inform blog


Mar 14, 2022 // Matthew Wittemeier

As I sit on the train from London back to Germany, I’ve got the time to reflect on this year’s first live, in-person event, the Container Terminal Automation Conference (CTAC) 2022. Since 2020, the event has been held digitally, and this past week (March 9-10) saw it return to London. Despite my initial concerns of poor delegate turnout based on a couple of maritime industry events held in the latter half of 2021, I was very pleasantly surprised to see dozens of industry colleagues and even some new faces added into the mix. In short, CTAC 2022 was an exceptional gathering of terminal operators and vendors that came together to talk, listen, drink, and eat together and to meet in person with the aim of bringing the industry back together.

For me, the journey to bringing the industry back to a live event is bigger than the conversation about the interesting topics from the event. I’m sure the team from PTI will write a great wrap-up of the content discussed. I want to focus on a discussion of the big picture of what supporting CTAC 2022 as the Official AI Partner meant and why it is important. Why? The answer is simple, for great events to take place, they need sponsors (from both the vendor and terminal side) to have faith that bringing our industry back together for in-person events is worth the gamble. If you’re a marketing professional in the maritime industry, the first half of this piece is for you.

It Was a Gamble

At the end of 2021, I was considering the two industry events held at the end of this year. Both were heavily attended by vendors like me looking to make a connection with their traditional lead pipelines, and both had significant issues in drawing port and terminal operators into the events. I put a live CTAC event in March 2022 at little better than a coin flip as a good investment of my marketing Euros. Having said that, I knew that the team at Port Technology was determined to bring CTAC back in 2022 as a live event, and for the past five years, they haven’t failed to deliver an exceptional CTAC experience and deliver on their promises to me as a significant sponsor. We signed the contract, and I crossed my fingers.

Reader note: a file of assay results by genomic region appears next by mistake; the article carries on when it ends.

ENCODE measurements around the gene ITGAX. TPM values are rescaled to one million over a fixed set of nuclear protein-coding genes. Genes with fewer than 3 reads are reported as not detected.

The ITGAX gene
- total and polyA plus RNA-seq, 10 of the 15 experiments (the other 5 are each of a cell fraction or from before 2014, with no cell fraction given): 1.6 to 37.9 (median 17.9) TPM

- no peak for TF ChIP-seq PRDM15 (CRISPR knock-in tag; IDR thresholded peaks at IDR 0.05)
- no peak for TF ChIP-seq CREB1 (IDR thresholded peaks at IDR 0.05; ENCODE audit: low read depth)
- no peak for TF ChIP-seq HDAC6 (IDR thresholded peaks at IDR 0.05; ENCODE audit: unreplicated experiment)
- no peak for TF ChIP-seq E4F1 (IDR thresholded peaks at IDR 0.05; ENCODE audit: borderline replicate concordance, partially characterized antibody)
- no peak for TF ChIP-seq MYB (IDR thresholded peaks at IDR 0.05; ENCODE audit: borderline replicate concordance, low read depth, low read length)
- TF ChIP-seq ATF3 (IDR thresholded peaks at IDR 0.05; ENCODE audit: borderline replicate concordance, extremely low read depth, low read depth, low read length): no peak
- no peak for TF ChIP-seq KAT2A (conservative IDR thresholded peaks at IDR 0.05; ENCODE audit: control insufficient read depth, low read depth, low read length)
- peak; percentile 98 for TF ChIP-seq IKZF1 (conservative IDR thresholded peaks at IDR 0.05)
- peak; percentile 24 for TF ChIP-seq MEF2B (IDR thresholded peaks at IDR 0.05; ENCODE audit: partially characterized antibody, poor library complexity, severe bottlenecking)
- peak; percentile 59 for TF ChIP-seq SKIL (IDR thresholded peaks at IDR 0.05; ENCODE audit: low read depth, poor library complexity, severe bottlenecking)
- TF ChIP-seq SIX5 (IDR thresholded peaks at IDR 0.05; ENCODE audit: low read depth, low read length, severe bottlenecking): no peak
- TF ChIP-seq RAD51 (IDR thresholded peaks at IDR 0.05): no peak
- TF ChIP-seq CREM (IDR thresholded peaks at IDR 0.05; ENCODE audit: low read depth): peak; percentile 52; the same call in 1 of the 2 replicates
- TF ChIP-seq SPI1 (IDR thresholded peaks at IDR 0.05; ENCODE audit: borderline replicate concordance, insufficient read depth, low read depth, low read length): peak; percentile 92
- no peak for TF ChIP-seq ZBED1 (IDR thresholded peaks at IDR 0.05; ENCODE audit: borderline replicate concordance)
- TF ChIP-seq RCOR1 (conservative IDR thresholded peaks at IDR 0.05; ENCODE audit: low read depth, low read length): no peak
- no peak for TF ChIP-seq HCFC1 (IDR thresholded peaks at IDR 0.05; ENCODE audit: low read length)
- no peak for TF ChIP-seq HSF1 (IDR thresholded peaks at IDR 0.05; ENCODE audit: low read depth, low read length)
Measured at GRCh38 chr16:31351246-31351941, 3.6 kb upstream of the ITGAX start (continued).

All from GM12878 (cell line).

Things Came Together

Despite a slow start of getting delegates signed up to attend live in London, the team at PTI really pulled through with over 120 top-notch speakers and delegates coming together in London for two days of discussion and networking. What looked like a seamless event to delegates and speakers was, in fact, a massive effort with a team of professionals from PTI working to ensure the event came off without a hitch. They juggled expert speakers who could not travel due to company constraints through to speakers contracting COVID-19 the night before they were due on stage. Of course, allowing these speakers to attend remotely proved that a hybrid presentation would not only work but would work well, and after two full days of conversation (and I’ve picked this word specifically given the format was almost exclusively panel discussions), our industries first, truly successful live event drew to a close.

You might be asking me why it was successful. The short answer is that it was collaborative. The long answer is there were healthy debates and conversations everywhere you looked or listened. There was a (mostly) balance between vendors (about 60% of participants) and terminal operators (about 40% of participants). As a sponsor, of course, I would like that number to be the other way around, but this split isn’t that far off from pre-pandemic events. Finally, there was networking. Over the past two years, no digital event was able to get the networking element right. As an industry, we were so keen to network that the post-conference, unofficial “INFORM” drinks and networking at the pub down the road had the strongest turnout I’ve ever seen. Some 30 attendees gathered for one last two hours of conversation.

Why Are Events Important?